Poor SuitSat

When originally hearing about SuitSat, the satellite made out of a spacesuit, I didn’t figure I’d bother trying to monitor it during its brief 2-4 day window of existence. Besides, I had just run across a slashdot post pointing to an ABC News article proclaiming SuitSat a dead animal.

So while tooling around the ham radio IRC channels on EFNet during the wee hours last night, I ran across Deeply (KD7YVV) and thinkpol (K5BCT) in the process of trying to hear SuitSat. Apparently it wasn’t dead afterall. They informed me that there had actually been some reception reports.

I did a quick once-over of the NASA SuitSat article and learned that it had the same orbit as the ISS (International Space Station). I loaded up JTrack to follow SuitSat’s current position, and used JPass to find the next time it would be in my sky’s view. Before its next pass, I threw a 1/4 wavelength telescoping antenna on my Kenwood TH-F6A, killed the squelch, tuned to 145.99 MHz, and pointed the antenna toward the south sky.

And then … I heard stuff!  But not the right stuff.

Hmm, I heard varying intermittent packet bursts, ranging from full scale to barely audible. That didn’t sound right. And I knew from my mid-90s experience of digipeating through the Mir space station that I should probably be hearing doppler shift on the signal. There was none. This sounded local. I decided to read the NASA article more closely and learned that SuitSat is only transmitting voice and SSTV (Slow Scan Television). So what was I hearing?

Since these signals did actually come and go with the orbit of the space station, I checked the NASA ARISS page (Amateur Radio on International Space Station). It turns out the uplink frequency for the ISS packet station is 145.99, same as the SuitSat frequency. So these signals were local stations trying to digipeat through the ISS packet station.

Okay, that’s a little inconsiderate to somebody trying to hear SuitSat during its short life, but I didn’t really care – I now had the new goal of trying to hear ISS on its downlink frequency of 145.8, or at least see if I could tell which stations were trying to digipeat through it on 145.99.

I moved the telescoping antenna to my TH-D7AG with its built-in TNC, already configured with my APRS info. I put the lowly stock antenna back on the TH-F6A, tuned both radios to 145.8, and headed for the back porch. As the next pass moved across my northern horizon, I could hear ISS surpsingly well on my F6A with the stock rubber antenna. But it was not nearly as present on the D7AG. Bummer. There were a couple fairly strong packets, but the D7AG was unable to decode any of them. Incidentally, I was totally surprised by how deaf the D7AG with a 1/4 wave antenna was compared to the F6A with its stock antenna.

The next pass would go up through Washington state and across northern Canada. I couldn’t hear anything on either rig on either frequency that time. Neither could Deeply or thinkpol. Time to give up.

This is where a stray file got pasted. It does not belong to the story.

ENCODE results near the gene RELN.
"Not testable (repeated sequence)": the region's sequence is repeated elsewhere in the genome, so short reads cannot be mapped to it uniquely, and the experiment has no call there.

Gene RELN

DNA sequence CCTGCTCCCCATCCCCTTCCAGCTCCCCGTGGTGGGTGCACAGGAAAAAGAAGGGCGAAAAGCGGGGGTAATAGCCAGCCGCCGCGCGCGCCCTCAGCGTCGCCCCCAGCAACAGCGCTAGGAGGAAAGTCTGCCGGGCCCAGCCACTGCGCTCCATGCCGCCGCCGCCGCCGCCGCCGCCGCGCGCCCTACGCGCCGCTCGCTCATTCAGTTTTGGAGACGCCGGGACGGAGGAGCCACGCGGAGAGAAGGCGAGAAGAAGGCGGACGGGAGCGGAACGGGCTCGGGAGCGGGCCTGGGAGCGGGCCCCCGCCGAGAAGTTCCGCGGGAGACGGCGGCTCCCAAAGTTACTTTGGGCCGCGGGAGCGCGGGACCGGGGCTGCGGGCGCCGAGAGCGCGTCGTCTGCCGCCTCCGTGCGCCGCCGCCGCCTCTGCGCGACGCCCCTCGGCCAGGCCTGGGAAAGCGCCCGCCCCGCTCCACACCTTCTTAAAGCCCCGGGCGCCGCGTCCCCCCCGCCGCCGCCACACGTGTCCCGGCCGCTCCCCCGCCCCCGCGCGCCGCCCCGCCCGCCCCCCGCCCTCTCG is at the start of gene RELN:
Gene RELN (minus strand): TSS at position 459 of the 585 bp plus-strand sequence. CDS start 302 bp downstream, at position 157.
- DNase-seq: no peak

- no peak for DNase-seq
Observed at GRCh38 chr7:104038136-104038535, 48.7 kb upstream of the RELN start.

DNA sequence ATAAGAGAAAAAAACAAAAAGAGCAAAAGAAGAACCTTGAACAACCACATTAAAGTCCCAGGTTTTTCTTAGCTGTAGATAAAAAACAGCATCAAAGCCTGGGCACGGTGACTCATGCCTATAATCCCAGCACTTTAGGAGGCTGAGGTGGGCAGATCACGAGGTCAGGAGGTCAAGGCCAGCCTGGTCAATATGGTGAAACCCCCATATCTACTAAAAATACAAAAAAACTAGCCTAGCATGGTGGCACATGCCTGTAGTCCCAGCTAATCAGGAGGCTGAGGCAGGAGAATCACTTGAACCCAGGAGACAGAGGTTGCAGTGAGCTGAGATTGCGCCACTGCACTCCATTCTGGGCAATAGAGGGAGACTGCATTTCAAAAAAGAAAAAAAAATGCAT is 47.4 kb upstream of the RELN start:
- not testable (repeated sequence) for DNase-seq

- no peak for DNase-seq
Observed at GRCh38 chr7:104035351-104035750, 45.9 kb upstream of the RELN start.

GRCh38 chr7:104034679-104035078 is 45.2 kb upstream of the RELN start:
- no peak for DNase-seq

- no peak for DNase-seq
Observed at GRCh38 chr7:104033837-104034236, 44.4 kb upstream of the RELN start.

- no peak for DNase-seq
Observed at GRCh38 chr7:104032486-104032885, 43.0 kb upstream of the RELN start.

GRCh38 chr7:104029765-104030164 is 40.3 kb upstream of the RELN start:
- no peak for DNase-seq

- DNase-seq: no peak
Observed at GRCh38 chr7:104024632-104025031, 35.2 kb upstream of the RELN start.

So SuitSat was a bust. But now I have the urge to try ISS with a bigger antenna and radio. The last time I wanted to try something with a bigger antenna and radio, I ended up dropping a couple grand on HF equipment. Oh no!



  1. Hi Lance,

    It really depends on how badly you want a TNC or APRS built into the radio. The TH-D7AG is obviously the only choice for that.

    Otherwise, my opinion is that the TH-F6A is a much better radio. It’s just a more mondern feeling rig with more bells and whistles. It’s a lot smaller and lighter, practically pocket-sized. It doesn’t get very hot when transmitting for long periods. The receiver covers 100kHz–1300MHz and includes AM and sideband modes. The HF ham bands can be received pretty well if you use a longwire or an active antenna. And the 220 band is included for transmit. We only have a couple 220 repeaters in this area, but it’s nice to be able to work them if I want to. Certainly more useful than tribanders with 6m, in my experience anyway.

    As for the D7AG, it only covers 118–174 & 438–450 MHz on receive, and only FM. On the dual VFO, you can only monitor one VHF and one UHF freq at the same time, which feels kind of clumsy. The display is harder to read than the f6a. The battery indicator is somewhat goofy and it’s hard to really tell how much battery is left. The radio basically looks and feels like it’s one generation older than the f6a. On the upside, the TNC is really cool, especially if you’re into APRS at all. And I believe it uses the same accessories as the popular TH-G71A, so things should be easy to find for it. (I have yet to buy any accessories for it besides the computer serial cable)

    Good luck! Lemme know what you end up getting…


  2. I’m trying to decide between the TH-F6A and the TH-D7AG. You are one of the few people that I have found on the net who appears to own both. I’d love your feedback.


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